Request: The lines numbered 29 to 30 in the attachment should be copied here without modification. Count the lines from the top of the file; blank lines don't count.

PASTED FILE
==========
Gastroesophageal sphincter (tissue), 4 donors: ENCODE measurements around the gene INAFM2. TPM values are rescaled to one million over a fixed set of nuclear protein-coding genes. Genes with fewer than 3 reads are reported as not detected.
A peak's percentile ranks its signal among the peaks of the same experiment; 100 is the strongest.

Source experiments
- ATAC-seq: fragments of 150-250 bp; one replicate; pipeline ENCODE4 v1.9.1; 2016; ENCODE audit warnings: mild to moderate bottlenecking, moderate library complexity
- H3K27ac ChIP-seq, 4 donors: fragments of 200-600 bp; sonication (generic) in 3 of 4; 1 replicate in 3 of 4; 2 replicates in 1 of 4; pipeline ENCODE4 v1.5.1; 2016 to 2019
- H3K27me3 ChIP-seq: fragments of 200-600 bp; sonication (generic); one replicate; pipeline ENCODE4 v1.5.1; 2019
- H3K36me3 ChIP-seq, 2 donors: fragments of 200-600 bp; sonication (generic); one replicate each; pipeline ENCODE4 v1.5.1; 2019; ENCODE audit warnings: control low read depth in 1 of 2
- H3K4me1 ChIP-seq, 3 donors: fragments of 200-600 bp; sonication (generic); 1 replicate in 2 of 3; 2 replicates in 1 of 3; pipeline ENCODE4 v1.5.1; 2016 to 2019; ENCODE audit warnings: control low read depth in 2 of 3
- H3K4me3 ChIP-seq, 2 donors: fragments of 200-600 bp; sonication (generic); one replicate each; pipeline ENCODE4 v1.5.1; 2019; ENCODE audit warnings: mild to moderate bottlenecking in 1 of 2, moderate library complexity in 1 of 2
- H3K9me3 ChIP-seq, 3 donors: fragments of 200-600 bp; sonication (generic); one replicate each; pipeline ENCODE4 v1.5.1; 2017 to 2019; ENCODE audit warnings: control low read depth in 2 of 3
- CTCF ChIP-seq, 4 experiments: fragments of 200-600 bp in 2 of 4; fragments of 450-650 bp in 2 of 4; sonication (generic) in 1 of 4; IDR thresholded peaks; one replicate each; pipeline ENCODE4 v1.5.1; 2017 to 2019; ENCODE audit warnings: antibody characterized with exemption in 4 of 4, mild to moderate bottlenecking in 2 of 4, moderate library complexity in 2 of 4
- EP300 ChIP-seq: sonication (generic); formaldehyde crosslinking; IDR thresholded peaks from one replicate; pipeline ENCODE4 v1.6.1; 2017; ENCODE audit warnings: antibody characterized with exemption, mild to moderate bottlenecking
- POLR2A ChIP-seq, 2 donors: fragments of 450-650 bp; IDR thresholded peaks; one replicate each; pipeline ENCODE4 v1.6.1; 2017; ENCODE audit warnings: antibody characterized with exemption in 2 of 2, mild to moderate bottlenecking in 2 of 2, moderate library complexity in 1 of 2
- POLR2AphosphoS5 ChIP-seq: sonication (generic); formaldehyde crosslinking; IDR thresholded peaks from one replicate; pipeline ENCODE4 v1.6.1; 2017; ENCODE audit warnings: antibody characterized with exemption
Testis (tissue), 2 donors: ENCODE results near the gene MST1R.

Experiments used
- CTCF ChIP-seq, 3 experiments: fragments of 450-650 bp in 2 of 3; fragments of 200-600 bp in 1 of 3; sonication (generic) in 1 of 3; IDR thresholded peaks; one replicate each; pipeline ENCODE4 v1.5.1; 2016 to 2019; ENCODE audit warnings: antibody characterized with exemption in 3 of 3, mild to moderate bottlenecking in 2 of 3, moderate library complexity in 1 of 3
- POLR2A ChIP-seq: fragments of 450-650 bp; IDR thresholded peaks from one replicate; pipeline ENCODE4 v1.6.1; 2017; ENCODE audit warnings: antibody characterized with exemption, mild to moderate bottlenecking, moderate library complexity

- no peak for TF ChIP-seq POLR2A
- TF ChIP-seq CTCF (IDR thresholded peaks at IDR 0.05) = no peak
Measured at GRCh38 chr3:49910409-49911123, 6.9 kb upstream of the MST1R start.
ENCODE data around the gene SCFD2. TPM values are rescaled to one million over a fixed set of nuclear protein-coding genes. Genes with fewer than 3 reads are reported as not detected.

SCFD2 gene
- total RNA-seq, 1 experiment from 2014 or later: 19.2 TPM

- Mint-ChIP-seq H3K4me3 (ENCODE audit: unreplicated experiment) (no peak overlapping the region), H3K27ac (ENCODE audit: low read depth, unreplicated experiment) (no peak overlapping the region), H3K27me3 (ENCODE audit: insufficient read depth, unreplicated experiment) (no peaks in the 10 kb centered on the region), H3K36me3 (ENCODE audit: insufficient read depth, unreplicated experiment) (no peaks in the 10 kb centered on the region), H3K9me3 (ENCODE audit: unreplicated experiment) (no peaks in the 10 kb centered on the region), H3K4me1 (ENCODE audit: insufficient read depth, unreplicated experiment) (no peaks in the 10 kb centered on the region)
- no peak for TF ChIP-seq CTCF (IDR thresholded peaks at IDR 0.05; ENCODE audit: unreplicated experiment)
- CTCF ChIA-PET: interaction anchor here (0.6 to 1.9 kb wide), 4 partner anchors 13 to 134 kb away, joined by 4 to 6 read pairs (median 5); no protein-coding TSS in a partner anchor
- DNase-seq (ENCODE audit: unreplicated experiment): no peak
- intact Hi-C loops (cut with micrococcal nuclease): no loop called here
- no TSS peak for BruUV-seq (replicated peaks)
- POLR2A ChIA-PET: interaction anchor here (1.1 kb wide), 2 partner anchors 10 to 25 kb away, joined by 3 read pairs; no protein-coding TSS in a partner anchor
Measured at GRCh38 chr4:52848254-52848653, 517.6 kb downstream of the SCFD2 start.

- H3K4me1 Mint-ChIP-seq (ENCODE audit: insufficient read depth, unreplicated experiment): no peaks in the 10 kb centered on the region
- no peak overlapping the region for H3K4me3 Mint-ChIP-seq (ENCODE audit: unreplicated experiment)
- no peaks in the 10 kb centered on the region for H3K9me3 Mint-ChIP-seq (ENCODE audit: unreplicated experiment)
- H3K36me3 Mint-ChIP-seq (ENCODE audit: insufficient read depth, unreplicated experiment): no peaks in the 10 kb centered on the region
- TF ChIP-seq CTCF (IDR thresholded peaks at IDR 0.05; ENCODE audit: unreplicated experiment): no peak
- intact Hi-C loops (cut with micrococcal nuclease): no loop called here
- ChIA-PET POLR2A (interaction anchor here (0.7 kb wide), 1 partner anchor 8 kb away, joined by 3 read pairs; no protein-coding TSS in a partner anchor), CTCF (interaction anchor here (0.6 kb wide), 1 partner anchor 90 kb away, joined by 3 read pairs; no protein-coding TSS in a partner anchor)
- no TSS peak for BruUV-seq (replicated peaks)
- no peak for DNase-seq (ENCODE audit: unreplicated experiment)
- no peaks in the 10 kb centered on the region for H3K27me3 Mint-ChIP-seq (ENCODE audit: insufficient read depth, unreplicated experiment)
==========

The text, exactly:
- intact Hi-C loops (cut with micrococcal nuclease): no loop called here
- no TSS peak for BruUV-seq (replicated peaks)